was a French artist, painter, engraver, and sculptor. His proper legal name is Tobias Eidesas. Born in 1927 in Jaffa in Israel, then Mandatory Palestine, he died on November 3rd 2012 in Cagnes-sur-Mer, where his parents had been living since 1925, far from the threat of pogroms and political upheaval in Eastern Europe. The family started to have financial difficulties and decided to return to Lithuania, then finally left for Paris in 1931 where his father, a typographer, found work at a Russian printer’s.
At a very young age Théo Tobiasse demonstrated the ability to draw and paint, and during a visit to the Universal Exhibition in 1937 in Paris, he was amazed by Raoul Dufy’s “La Fée Electrique”.
The death of his mother in June 1939 followed by the outbreak of WW II, Paris under German occupation, having to wear the Jewish star and the refusal by the Ecole nationale supérieure des arts décoratifs to register him on racial grounds had a shattering effect on his life. He put his name down to study advertising design at a private school on the boulevard Saint-Michel, which he gave up nine months later because his family, who had only just managed to escape the roundup of Jews at the Vélodrome d’Hiver in July 1942, had to hide in a Parisian flat for two years.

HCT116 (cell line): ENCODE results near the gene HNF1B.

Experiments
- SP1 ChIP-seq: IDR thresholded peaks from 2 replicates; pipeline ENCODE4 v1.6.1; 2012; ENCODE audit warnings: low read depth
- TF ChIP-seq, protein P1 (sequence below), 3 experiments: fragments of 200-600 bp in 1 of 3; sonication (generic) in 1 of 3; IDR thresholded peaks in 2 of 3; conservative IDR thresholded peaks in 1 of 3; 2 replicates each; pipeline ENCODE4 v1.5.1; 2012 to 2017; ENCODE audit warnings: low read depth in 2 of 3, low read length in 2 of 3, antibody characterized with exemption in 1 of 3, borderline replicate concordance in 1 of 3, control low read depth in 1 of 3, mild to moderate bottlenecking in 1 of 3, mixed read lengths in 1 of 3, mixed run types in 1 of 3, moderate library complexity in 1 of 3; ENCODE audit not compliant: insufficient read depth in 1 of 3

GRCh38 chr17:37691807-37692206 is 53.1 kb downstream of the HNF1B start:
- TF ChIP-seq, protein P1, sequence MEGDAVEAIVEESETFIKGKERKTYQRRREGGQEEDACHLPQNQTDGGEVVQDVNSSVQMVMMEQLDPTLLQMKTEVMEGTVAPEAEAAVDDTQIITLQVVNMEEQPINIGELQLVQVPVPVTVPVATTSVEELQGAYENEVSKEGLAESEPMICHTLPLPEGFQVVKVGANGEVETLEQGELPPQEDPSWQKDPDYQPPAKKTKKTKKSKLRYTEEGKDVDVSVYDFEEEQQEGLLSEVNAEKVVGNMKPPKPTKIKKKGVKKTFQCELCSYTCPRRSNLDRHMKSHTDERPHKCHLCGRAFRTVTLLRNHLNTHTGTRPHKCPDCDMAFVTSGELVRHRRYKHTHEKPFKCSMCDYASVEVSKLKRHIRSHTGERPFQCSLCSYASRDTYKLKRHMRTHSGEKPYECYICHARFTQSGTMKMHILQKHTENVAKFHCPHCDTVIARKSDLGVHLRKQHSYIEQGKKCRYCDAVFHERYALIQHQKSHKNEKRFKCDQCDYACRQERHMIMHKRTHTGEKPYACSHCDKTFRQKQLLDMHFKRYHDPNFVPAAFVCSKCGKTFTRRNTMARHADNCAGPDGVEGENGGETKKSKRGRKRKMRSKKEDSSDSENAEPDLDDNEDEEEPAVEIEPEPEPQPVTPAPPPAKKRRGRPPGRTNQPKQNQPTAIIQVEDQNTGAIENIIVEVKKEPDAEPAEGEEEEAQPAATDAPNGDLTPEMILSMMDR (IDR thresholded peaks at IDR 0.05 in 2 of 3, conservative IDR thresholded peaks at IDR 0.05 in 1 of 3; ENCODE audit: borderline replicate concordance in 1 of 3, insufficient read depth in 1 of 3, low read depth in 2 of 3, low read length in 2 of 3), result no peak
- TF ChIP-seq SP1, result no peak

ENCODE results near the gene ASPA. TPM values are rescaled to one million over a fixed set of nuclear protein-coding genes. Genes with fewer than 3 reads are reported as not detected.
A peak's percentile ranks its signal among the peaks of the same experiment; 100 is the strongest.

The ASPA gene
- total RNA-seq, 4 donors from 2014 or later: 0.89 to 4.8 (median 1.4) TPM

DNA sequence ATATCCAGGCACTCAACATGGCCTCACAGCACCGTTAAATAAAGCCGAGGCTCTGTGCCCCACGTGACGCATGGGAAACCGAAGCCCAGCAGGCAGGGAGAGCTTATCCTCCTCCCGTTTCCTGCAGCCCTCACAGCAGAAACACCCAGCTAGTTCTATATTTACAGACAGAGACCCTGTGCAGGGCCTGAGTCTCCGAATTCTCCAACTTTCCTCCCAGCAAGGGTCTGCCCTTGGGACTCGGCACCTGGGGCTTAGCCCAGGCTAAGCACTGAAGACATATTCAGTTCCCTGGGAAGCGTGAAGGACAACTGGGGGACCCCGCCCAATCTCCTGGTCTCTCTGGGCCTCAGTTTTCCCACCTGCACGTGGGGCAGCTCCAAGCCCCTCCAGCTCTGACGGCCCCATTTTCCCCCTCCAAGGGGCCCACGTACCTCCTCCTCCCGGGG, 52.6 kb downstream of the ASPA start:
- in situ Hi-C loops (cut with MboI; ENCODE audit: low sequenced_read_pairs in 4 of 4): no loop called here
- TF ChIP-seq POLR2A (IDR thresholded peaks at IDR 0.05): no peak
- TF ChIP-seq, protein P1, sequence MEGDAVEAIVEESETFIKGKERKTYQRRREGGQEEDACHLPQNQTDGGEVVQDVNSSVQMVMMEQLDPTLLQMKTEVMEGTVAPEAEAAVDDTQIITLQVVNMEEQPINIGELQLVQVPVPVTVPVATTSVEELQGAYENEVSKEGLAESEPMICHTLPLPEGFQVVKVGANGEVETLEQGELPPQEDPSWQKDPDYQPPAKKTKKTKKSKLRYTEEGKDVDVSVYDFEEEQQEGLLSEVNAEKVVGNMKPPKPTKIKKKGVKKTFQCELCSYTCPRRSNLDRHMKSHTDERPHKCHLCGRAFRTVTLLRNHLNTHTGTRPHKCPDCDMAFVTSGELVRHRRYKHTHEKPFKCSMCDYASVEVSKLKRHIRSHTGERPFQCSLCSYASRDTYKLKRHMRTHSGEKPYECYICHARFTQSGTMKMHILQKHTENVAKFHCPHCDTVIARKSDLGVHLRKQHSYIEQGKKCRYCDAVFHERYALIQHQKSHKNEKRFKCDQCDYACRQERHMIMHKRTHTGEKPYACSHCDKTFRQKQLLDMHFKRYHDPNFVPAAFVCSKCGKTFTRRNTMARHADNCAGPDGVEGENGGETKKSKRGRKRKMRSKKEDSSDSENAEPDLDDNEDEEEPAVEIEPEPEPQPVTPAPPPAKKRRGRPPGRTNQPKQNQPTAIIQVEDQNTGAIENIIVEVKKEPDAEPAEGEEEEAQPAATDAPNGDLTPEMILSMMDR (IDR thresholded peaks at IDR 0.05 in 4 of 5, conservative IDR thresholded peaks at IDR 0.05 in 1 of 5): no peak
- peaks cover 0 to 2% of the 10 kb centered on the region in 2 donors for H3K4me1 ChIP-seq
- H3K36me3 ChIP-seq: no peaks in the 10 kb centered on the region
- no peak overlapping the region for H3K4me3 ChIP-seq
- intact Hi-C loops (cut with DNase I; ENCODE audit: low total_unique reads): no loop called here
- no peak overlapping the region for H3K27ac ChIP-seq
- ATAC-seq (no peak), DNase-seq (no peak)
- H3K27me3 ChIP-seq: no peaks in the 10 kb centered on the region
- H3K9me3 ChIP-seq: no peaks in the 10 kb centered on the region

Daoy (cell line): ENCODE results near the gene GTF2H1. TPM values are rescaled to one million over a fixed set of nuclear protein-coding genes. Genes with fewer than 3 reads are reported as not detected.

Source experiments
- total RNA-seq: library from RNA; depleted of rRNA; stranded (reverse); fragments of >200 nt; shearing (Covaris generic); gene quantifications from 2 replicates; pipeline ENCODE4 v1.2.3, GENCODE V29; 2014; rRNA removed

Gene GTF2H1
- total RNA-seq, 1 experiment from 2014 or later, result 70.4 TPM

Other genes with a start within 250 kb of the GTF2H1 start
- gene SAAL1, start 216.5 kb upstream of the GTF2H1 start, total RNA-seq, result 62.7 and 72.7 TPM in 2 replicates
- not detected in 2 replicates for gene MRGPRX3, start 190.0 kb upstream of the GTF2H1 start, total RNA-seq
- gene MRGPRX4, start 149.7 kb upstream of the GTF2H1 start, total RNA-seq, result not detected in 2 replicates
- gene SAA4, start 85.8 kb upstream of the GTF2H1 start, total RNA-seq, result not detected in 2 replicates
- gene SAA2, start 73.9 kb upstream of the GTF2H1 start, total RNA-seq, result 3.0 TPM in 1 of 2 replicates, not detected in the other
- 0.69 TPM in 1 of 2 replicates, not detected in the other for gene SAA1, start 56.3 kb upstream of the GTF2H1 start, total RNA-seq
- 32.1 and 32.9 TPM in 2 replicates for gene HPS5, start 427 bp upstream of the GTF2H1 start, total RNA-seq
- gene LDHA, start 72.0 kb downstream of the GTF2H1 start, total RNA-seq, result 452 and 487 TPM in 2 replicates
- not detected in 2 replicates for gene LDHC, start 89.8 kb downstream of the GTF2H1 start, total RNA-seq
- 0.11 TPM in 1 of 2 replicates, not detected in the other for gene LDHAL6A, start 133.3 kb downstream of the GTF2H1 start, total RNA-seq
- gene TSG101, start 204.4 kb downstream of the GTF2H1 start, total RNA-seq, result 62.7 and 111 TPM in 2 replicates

After the Liberation of Paris he rapidly began a career as a graphic designer in advertising at Draeger’s, the art printers. He also made tapestry cartoons and theatre scenery, and created the window dressings for Hermès in rue Faubourg Saint-Honoré. In 1950 he obtained French nationality and settled in Nice in the Maritime Alps where he continued with this career.